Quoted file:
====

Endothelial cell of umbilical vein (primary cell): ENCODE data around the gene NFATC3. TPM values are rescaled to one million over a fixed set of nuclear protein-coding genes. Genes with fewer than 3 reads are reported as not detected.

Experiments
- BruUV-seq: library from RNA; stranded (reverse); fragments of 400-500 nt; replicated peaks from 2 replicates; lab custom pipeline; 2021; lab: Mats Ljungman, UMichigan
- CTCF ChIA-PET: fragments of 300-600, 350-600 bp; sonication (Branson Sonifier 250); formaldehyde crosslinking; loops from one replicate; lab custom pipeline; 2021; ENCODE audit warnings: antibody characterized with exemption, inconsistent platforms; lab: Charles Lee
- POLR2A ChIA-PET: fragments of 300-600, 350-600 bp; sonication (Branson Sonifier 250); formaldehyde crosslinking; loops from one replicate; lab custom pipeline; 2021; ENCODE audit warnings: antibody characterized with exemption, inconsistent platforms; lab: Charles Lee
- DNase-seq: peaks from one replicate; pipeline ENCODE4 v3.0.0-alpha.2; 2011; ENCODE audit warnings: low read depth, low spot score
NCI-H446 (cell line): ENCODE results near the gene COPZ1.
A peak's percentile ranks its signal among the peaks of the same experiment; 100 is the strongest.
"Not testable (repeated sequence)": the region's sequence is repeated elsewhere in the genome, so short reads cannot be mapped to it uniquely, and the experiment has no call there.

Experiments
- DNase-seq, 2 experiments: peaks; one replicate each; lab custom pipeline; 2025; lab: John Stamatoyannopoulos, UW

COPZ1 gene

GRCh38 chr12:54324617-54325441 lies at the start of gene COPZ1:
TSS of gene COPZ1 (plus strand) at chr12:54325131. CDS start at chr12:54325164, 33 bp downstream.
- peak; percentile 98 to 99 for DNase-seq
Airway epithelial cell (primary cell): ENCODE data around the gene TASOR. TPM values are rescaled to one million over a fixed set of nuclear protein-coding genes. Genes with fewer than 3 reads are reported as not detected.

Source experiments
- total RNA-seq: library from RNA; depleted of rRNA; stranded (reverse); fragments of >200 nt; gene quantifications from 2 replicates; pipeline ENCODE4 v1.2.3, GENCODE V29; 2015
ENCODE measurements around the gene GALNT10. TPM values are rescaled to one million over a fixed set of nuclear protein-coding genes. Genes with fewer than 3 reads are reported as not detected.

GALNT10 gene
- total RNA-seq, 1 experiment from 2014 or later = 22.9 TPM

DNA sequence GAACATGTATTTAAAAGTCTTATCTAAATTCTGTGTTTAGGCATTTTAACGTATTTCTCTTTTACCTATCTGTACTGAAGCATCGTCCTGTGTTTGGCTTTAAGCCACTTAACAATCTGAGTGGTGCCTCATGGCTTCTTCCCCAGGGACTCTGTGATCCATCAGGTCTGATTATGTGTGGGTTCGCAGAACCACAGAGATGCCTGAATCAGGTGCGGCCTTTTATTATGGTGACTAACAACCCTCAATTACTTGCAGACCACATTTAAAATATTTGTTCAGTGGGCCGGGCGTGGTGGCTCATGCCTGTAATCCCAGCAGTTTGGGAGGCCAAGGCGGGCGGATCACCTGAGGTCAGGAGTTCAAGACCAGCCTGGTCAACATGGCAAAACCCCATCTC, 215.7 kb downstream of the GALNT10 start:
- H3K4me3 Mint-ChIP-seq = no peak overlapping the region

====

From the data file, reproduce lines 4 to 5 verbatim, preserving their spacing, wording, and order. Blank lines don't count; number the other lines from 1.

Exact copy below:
- CTCF ChIA-PET: fragments of 300-600, 350-600 bp; sonication (Branson Sonifier 250); formaldehyde crosslinking; loops from one replicate; lab custom pipeline; 2021; ENCODE audit warnings: antibody characterized with exemption, inconsistent platforms; lab: Charles Lee
- POLR2A ChIA-PET: fragments of 300-600, 350-600 bp; sonication (Branson Sonifier 250); formaldehyde crosslinking; loops from one replicate; lab custom pipeline; 2021; ENCODE audit warnings: antibody characterized with exemption, inconsistent platforms; lab: Charles Lee